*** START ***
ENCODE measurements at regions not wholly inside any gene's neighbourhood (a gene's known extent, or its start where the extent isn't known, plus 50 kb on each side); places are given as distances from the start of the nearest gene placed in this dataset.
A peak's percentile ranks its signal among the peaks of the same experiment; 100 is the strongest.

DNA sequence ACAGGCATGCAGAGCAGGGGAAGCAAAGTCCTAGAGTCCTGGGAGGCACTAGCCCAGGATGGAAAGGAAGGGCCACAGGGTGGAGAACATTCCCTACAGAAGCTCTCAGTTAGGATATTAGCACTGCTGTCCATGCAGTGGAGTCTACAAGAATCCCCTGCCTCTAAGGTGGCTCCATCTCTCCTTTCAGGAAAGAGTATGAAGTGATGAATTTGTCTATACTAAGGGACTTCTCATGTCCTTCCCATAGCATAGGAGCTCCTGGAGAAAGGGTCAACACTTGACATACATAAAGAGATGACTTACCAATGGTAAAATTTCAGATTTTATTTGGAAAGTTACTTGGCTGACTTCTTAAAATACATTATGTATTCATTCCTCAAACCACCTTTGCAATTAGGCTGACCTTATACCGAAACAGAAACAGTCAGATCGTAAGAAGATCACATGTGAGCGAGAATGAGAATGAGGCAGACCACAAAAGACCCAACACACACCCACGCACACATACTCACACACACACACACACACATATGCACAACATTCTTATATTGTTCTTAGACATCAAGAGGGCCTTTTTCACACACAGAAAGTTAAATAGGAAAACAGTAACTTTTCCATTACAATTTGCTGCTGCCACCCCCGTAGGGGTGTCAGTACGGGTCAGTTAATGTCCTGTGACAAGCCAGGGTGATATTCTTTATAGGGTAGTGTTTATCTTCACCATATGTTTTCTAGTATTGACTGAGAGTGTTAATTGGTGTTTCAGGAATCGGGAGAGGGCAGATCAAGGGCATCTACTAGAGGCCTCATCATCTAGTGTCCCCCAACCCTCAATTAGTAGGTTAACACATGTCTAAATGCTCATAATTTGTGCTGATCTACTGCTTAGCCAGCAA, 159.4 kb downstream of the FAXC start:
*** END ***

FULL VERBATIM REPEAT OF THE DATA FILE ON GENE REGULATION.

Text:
ENCODE measurements at regions not wholly inside any gene's neighbourhood (a gene's known extent, or its start where the extent isn't known, plus 50 kb on each side); places are given as distances from the start of the nearest gene placed in this dataset.
A peak's percentile ranks its signal among the peaks of the same experiment; 100 is the strongest.

DNA sequence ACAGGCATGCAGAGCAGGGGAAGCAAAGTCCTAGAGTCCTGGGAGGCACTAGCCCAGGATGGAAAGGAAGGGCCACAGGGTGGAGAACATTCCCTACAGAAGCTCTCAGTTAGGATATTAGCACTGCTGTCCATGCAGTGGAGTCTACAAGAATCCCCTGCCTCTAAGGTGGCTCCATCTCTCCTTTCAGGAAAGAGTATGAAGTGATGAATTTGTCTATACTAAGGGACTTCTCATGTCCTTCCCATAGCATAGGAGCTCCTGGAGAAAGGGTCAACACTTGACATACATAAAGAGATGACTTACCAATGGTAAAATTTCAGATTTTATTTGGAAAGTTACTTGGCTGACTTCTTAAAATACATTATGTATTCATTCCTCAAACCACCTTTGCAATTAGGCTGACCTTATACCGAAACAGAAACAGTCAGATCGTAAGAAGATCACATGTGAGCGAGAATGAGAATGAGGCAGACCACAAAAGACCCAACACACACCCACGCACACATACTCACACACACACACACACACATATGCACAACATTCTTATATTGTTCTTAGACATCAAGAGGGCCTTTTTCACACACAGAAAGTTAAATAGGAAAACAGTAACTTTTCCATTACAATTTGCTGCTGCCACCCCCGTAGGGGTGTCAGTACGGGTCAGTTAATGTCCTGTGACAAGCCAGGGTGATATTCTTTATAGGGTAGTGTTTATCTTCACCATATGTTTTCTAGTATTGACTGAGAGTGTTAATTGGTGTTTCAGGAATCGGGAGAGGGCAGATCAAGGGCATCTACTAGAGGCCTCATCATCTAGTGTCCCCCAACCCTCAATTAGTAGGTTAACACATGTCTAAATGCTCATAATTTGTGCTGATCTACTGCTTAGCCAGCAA, 159.4 kb downstream of the FAXC start: